The brochure also made no mention of the company’s problems at its other facilities. State inspectors for years had cited Emeritus facilities across California, faulting them for failing to employ enough staff members or adequately train them, as well as for other basic shortcomings.
Emeritus officials have described any shortcomings as isolated, and insist that any problems that arise are promptly addressed. They cite the company’s growing popularity as evidence of consumer satisfaction. They say that 90 percent of people who take up residence in assisted living facilities across the country report being pleased with the experience.
Certainly, the Boice family, unaware of the true troubles at Emerald Hills, was set to be reassured.
“We were all impressed,” recalled Eric Boice, Joan’s son. “The first impression we had was very positive.”
And so on September 12, 2008, Joan Boice moved into Room 101 at Emerald Hills. She would be sharing the room with another elderly woman. After a succession of tough years, it was a day of great optimism.
Measuring the dimensions of his mother’s new apartment, Eric Boice sought to recreate the feel of her bedroom back home. He arranged the furniture just as it had been. He hung her favorite pictures in the same spots on the wall. On her dresser, he set out her mirror and jewelry box and hairbrush.
Joan, five-foot-two and shrinking, had short snow-and-steel hair and wintry gray-blue eyes. Eric looked into those eyes that day at Emerald Hills. He thinks he might have seen a flicker of fear. Or maybe it was just confusion, his mom still uncertain where, exactly, she was.
A Reform Movement Winds Up on Wall Street
The Emeritus Corp., the assisted living corporation now entrusted with Joan’s life, sat atop an exploding industry.
Two decades earlier, Keren Brown Wilson had opened the nation’s first licensed assisted living facility in Canby, Ore., a small town outside of Portland. Wilson was inspired by tragedy: A massive stroke had paralyzed her mother at the age of fifty-five, forcing her into a nursing home, where she was miserable, spending the bulk of her days confined to a hospital bed.
A growing population of older Americans was willing to spend serious money, often willing to drain their bank accounts completely to preserve some semblance of independence and dignity—in short, something of their former lives.
Wilson aimed to create an alternative to nursing homes. She envisioned comfortable, apartment building-style facilities that would allow sick and fragile seniors to maintain as much personal autonomy as possible.
“I wanted a place where people could lock the door,” Wilson explained. “I wanted a place where they could bring their belongings. I wanted a place where they could go to bed when they wanted to. I wanted a place where they could eat what they wanted.”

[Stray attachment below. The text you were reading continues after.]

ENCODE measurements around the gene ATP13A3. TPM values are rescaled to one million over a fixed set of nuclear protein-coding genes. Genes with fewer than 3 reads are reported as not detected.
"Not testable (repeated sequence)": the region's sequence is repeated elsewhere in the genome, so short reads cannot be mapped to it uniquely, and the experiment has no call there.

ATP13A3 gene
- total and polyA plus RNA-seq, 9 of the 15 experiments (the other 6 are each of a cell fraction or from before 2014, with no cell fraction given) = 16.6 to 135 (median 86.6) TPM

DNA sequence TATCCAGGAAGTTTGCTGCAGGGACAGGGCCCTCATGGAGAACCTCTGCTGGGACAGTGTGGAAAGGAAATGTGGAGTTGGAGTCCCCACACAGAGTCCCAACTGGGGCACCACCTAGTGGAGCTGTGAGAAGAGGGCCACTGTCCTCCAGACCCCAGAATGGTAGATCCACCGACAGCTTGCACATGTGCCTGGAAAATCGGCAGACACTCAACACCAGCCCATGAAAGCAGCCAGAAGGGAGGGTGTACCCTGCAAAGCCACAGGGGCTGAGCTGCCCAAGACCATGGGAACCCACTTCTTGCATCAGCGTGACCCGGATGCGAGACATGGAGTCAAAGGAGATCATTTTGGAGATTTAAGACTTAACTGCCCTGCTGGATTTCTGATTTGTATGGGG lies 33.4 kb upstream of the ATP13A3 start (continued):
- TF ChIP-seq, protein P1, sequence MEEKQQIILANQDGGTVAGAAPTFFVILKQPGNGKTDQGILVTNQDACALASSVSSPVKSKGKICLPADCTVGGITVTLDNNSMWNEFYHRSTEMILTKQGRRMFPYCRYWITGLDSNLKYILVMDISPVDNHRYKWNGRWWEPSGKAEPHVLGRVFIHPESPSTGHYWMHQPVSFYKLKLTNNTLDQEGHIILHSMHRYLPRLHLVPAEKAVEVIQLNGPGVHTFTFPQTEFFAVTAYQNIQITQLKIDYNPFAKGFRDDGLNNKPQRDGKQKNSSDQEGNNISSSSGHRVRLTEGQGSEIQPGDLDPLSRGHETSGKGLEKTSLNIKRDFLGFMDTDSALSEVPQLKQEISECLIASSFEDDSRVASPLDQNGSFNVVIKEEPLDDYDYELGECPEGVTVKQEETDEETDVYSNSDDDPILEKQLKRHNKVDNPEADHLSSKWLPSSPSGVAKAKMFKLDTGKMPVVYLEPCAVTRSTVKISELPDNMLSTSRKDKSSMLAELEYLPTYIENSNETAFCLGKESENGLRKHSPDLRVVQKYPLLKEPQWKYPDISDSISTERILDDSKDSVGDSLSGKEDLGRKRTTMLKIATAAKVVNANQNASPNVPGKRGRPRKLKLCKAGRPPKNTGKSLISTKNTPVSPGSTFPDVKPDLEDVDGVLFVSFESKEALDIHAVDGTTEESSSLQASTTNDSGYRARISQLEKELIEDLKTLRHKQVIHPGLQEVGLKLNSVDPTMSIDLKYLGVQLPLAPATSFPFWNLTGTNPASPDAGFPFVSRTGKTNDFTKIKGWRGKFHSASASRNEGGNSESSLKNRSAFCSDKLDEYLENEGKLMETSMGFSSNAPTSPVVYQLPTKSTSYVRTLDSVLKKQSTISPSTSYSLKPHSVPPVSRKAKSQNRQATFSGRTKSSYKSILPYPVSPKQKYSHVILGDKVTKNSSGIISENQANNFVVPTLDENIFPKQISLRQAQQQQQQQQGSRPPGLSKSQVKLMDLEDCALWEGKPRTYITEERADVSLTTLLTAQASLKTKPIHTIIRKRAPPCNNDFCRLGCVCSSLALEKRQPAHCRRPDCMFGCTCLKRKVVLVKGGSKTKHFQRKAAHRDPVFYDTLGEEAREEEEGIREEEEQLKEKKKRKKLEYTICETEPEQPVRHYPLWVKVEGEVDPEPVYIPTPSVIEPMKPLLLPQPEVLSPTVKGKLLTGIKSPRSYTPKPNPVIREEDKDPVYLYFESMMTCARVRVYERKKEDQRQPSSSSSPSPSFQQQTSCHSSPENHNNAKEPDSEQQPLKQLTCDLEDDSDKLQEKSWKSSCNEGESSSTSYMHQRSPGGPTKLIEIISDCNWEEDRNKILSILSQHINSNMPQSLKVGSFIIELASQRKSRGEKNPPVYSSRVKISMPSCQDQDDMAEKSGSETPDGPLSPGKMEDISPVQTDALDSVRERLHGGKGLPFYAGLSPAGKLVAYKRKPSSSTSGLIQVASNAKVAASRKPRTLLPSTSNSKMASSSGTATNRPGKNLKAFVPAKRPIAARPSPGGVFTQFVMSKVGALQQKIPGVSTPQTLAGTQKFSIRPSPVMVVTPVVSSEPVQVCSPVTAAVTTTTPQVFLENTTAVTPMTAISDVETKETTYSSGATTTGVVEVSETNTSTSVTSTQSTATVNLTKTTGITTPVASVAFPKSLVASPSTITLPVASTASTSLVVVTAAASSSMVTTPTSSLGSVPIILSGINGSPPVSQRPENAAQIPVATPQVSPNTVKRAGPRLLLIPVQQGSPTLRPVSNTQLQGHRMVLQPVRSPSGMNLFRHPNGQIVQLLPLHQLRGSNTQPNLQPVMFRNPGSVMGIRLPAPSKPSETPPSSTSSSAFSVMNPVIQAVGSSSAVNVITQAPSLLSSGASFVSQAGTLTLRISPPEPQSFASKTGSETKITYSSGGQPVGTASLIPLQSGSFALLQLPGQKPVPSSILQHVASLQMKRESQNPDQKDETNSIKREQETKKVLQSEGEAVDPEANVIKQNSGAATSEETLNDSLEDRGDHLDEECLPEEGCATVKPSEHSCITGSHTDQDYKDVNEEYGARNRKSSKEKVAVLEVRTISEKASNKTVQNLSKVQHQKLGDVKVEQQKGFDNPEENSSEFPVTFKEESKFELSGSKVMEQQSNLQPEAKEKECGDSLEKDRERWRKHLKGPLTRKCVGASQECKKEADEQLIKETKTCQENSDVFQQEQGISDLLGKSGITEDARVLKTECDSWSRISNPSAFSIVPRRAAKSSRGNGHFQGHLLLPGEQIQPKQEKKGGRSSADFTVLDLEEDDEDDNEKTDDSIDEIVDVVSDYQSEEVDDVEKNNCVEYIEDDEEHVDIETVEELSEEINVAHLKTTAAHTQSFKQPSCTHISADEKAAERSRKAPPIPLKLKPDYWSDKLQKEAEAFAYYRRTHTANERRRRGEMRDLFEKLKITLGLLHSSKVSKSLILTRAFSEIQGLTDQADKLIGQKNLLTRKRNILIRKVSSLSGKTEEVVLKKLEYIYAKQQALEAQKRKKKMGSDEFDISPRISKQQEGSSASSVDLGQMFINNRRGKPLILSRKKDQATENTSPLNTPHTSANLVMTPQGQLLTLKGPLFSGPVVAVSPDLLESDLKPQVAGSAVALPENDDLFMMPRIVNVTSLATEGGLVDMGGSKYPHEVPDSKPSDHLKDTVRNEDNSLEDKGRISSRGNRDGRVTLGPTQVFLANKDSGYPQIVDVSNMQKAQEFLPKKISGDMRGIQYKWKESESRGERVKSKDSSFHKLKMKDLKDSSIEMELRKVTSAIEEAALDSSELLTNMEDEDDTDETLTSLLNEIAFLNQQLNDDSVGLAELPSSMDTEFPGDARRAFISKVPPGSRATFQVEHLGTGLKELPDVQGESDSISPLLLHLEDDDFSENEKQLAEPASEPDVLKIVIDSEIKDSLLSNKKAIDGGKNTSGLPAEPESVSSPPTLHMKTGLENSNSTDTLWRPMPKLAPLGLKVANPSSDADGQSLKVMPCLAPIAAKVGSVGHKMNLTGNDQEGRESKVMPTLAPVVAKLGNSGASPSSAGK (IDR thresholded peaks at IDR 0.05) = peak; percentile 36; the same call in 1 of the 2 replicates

These “assisted living” facilities would offer housing, meals and care to people who could no longer live on their own but didn’t need intensive, around-the-clock medical attention. The people living in these places would be called “residents”—not patients.
It took Wilson nine years to persuade Oregon legislators to rewrite the state’s laws, a crucial step toward establishing this new type of facility. After that, states across the country began adopting the “Oregon model.”
But what began as a reform movement quickly morphed into a lucrative industry. One of the early entrants was Emeritus, which got into the assisted living business in 1993, opening a single facility in Renton, Wash. The company’s leader, Daniel Baty, had his eyes on something much grander: He was, he declared, aiming to create a nationwide chain of assisted living facilities.
Two years later, Baty took the corporation public, selling shares of Emeritus on the American Stock Exchange, and piling up the cash necessary to vastly enlarge the company’s footprint. Many of Emeritus’s competitors followed the same path.
The company’s rapid growth was, at least in part, a reflection of two significant developments. Americans were living longer, with the number of those in the sixty-five-plus age bracket ballooning further every year. And this growing population of older Americans was willing to spend serious money, often willing to drain their bank accounts completely to preserve some semblance of independence and dignity—in short, something of their former lives.
As the assisted living business flourished, the federal government, which oversees nursing homes, left the regulation of the new industry to the states, which were often unprepared for this torrent of expansion and development. Many states didn’t develop comprehensive regulations for assisted living, choosing instead to simply tweak existing laws governing boarding homes.